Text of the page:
Two sisters who, after spending time in a mental institution, return to the home of their father and cruel stepmother. Once there, in addition to dealing with their stepmother's obsessive and unbalanced ways, an interfering ghost also affects their recovery.Written by
Lim Soo-jung, who played Su-mi, originally auditioned for the role of Su-yeon. Ironically enough, the same thing would happen in the remake The Uninvited (2009) where Emily Browning originally auditioned for the role of her sister Alex before being cast as Anna. See more »
In the hospital scenes, there is no scar on the back of Su-mi's hand. See more »
The Beauty. The Terror. The Poetry. The Horror. The Innocence. The Guilt.
Maybe that's just about all I should write in this comment for A TALE OF TWO SISTERS. The best thing is to just watch this movie without knowing anything about it. I myself didn't even know one single thing about the history of the two girls when I went into this movie. I just took a look at the nice cover-art, didn't even read the synopsis on the back and popped it into DVD-player. I only knew that it won several prices on festivals around the world and that it came highly recommended.
The DVD-cover read "The Most Frightening Film since THE RING, THE GRUDGE and DARK WATER". Though the frightening-part might be right, you can forget about the rest, because the only thing A TALE OF TWO SISTERS has in common with those movie is... a ghostly apparition with long black hair. It's even a bit unfair to compare it with those famous Japanese movies, because this Korean movie has a lot more to offer and is in fact a bit more complicated and intelligent than those others.
This movie simply is a small masterpiece, and here are some reasons (without telling anything about the plot): The movie itself caught me off guard at least two times with clever surprise-twists. And just when you think you've had the conclusion (whether you get it or not, that's irrelevant for the moment) and you think the movie will end... this movie goes on a bit longer. The cinematography is amazing, using bright colors during the day and dark shades at night. The camera-work is excellent with the director sometimes choosing impressive, if not, innovating angles. Some shots are pure poetry (e.g. the top-shot with the two sisters at the lake). It all looks very stylish. There are only four main characters, but the intrigue surrounding them is intense. The story itself starts a bit slow, but there's a lot of variety in tone and emotions to keep it interesting. There was even one scene (when the girls took off towards the lake) that suddenly had me remembering Peter Jackson's HEAVENLY CREATURES. But when the horror kicks in, it's quite effective. There are also a few successful surprise-scares in it. Damn, I jumped right up from my sofa. The musical score is great, and at times when it's not supposed to be scary, I couldn't help but noticing that it had sort of an Italian feeling to it. A bit strange for a Korean movie. But nevertheless, a great score. So much care went into every detail of this film, including a perfectly balanced surround sound.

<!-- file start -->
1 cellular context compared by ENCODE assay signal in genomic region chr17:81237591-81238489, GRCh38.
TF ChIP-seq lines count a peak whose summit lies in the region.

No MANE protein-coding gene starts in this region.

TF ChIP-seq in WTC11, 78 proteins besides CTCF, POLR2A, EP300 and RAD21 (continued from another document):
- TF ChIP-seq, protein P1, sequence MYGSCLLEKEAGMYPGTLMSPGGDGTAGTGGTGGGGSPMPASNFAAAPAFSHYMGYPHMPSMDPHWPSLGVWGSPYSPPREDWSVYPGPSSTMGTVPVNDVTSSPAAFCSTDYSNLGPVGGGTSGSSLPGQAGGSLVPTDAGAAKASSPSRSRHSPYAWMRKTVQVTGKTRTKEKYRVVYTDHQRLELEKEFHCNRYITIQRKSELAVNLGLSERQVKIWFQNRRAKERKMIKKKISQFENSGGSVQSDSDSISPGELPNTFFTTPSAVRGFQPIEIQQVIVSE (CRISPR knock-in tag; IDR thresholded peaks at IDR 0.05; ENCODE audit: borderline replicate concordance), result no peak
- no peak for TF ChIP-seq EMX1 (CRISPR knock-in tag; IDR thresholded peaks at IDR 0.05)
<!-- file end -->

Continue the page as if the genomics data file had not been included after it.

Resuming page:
I also think that calling A TALE OF TWO SISTERS just a horror movie is giving it not enough credit. It's more a mysterious horror-drama that works both on a psychological and supernatural level. No matter how you look at it, this is Asian horror that ranks way up there amongst the finest. It might not be gory, but it gets pretty scary at times and the subject matter is pretty disturbed. So if you haven't seen it yet, then find a copy, pop it into your DVD-player, go with the flow and make sure you give this movie your full attention for it's 110 minutes running time.
There, I hope I did a good job praising it without spoiling anything.
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